Thursday, October 25, 2012

Those Crazy Bohemains! (At last, painting en plein aire)

As both an indie author and a painter, I completely relate to the excitement and fear the nineteenth and twentieth century bohemian artists of Paris felt in regard to their new found freedom.  Now they could paint what they wanted, yet they were not guaranteed any income! The same is true for indie authoring/self publishing. It is a roll of the dice. But, oh, what freedom!

This freedom to paint whatever they wanted was joined with the need to paint in new ways. This was not the only freedom that these artists had for the first time, however. Something very simple and basic to us had just started to exist for these artists.  Paint in tubes.

For the first time, artists did not have to spend hours painstakingly mixing their colors from raw pigments mixed with medium of their choice. This took hours and confined them to studio painting. It was simply too difficult to be portable. When painting in tubes became widely available the game changed. Now artists could pack up and paint wherever their hearts desired! Imagine the excitement of painting for the first time en plein aire (outside)!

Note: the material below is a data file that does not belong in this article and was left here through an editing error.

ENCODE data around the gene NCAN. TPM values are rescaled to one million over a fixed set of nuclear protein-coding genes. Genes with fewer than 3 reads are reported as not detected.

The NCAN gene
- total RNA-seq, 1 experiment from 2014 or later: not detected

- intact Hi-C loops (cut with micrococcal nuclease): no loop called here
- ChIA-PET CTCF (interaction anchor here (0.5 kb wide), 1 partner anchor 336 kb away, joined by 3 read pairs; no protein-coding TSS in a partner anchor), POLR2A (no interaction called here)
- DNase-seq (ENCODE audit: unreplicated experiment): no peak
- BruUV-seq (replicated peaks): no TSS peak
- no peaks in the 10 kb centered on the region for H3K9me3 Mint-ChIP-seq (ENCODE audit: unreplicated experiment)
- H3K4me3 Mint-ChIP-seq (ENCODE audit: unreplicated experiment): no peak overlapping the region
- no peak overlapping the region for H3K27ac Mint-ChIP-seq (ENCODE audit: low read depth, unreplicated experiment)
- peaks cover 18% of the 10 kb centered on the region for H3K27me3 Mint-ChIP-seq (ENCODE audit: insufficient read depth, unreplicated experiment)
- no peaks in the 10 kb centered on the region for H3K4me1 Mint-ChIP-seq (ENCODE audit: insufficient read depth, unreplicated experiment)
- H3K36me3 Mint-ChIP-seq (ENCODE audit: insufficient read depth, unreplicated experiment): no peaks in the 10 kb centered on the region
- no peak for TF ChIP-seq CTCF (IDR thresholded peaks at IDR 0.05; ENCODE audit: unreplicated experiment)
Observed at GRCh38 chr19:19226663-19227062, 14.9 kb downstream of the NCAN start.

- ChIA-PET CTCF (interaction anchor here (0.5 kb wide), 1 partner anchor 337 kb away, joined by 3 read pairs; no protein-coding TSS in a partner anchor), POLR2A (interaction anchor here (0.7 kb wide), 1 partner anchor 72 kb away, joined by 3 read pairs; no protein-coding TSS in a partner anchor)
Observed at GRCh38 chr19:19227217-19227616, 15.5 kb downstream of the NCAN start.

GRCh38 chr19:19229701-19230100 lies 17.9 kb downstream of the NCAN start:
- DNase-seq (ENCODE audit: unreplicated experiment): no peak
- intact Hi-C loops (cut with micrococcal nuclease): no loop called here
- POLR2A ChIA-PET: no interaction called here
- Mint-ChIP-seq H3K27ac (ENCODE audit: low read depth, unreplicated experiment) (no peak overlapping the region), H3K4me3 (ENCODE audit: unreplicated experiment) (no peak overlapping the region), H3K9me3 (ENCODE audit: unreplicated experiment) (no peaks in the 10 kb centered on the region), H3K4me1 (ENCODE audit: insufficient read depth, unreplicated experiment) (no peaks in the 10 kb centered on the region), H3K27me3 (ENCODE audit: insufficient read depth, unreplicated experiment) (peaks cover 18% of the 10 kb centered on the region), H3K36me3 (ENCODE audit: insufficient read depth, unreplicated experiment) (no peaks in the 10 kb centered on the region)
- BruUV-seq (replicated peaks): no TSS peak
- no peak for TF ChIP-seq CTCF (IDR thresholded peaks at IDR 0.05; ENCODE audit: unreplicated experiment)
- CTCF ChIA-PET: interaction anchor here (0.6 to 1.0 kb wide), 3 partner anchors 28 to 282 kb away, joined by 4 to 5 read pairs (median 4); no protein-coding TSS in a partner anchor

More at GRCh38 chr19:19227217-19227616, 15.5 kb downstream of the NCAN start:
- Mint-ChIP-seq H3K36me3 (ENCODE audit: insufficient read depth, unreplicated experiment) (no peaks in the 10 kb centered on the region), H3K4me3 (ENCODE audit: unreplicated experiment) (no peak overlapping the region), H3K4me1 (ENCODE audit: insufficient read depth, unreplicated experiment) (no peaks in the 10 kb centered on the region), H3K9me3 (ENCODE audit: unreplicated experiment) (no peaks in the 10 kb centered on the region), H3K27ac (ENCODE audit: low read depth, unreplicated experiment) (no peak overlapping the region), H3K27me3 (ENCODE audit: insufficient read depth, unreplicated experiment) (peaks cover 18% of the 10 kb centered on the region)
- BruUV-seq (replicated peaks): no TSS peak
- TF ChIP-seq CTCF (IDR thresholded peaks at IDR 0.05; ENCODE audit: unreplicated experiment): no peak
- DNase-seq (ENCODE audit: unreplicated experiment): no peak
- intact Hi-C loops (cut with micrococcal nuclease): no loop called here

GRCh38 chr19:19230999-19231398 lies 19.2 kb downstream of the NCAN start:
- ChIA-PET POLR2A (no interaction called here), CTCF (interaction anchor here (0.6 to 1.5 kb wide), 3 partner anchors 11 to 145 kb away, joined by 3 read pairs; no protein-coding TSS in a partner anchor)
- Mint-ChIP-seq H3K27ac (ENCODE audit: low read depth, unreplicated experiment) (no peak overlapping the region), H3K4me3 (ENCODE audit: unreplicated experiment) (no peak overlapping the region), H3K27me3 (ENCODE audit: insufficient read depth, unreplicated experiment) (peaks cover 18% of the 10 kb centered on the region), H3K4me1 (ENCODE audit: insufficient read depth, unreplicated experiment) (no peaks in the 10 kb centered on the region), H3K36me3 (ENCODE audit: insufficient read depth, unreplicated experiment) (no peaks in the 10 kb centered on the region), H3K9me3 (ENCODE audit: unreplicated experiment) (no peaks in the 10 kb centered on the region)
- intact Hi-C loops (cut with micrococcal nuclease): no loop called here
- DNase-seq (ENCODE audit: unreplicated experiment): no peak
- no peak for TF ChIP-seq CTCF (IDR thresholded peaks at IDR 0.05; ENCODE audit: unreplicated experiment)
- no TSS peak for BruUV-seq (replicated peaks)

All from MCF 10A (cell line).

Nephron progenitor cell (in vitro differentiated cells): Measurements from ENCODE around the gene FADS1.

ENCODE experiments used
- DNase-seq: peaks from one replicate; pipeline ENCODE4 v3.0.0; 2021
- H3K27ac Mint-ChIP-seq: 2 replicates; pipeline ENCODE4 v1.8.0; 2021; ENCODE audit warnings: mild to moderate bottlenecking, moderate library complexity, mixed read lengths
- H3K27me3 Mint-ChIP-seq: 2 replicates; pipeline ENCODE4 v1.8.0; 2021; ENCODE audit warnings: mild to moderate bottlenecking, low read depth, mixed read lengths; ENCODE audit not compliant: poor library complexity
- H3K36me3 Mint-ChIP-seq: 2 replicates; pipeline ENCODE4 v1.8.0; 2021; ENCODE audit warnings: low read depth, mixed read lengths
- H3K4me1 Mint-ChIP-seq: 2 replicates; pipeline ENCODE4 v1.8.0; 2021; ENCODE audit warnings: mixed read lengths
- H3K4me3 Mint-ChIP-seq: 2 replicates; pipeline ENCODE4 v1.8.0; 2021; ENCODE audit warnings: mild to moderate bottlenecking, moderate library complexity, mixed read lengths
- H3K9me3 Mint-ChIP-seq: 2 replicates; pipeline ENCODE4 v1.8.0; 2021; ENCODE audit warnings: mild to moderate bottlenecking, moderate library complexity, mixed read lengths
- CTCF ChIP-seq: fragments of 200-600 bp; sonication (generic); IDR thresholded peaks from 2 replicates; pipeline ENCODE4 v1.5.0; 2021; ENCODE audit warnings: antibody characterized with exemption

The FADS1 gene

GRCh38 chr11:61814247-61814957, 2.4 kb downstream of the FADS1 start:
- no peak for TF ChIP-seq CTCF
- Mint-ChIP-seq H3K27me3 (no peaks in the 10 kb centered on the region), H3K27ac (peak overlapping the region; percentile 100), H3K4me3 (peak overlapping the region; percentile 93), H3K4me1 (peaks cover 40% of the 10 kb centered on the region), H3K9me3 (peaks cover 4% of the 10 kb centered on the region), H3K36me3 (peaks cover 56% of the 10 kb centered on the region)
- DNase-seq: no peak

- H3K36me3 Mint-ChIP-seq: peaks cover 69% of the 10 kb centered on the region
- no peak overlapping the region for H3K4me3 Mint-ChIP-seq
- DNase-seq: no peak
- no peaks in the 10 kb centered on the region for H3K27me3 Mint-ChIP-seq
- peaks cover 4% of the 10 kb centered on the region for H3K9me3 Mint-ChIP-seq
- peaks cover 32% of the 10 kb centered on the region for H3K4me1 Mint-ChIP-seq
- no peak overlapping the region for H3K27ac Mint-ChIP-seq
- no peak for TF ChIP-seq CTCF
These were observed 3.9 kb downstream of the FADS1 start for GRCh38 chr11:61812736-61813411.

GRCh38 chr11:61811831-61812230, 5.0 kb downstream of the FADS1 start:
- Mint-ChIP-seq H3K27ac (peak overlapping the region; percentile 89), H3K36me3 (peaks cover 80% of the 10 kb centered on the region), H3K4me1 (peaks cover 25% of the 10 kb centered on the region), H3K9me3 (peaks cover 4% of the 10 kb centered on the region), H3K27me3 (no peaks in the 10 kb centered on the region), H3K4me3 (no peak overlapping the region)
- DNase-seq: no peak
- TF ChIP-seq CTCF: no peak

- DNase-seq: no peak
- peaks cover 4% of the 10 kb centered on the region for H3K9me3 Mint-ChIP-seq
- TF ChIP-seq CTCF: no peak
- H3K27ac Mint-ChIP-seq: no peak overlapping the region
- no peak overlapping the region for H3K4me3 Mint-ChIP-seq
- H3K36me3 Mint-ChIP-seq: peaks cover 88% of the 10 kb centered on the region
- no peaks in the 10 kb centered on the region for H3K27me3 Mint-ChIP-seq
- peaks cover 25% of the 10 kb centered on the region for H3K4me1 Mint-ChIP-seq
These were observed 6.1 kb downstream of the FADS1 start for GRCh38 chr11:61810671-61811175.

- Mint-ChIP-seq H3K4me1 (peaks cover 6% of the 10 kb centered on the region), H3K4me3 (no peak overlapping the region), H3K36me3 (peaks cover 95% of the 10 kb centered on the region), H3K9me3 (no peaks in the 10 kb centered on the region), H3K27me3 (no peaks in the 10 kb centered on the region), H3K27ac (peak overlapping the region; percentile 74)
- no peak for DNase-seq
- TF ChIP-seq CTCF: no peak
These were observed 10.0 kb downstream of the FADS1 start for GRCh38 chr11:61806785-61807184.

Now artists could paint landscapes and street scenes in new ways, capturing the glow of sunrise or sunset, the glare of full sun, the shadows as they moved across the buildings during different parts of the day. The colors of things changed depending on the weather and time of day. Artists had always known that, but now it was even easier to capture on canvas. Gone was the desire to paint picture perfect. Instead of worrying about making a two dimensional canvas appear three dimensional, many Impressionists allowed their painting to look flat. They concentrated on showing us something different: The brightness, the glow, the shadows, the color. Show me something different indeed!

These Impressionists found they had a new problem when painting outside. Now they needed to work quickly, and oils take time to dry between layers. They began to work alla prima, or wet-on-wet. This technique not only allowed them to work faster, it demanded they do so. It was imperative to get the layers on before the first layer dried.

These artists shared techniques and ideas constantly, both at popular painting sites and at cabarets, such as Au Lapin Agile and Chat Noir. One of the most popular places to paint en plein aire became Place du Tertre in Montmartre. Although technically part of Paris, the village maintained that it was independent of the city, and it was the place where Impressionism truly began. We will talk more about these famous places, and about the bohemian artists and their lifestyle in later posts.

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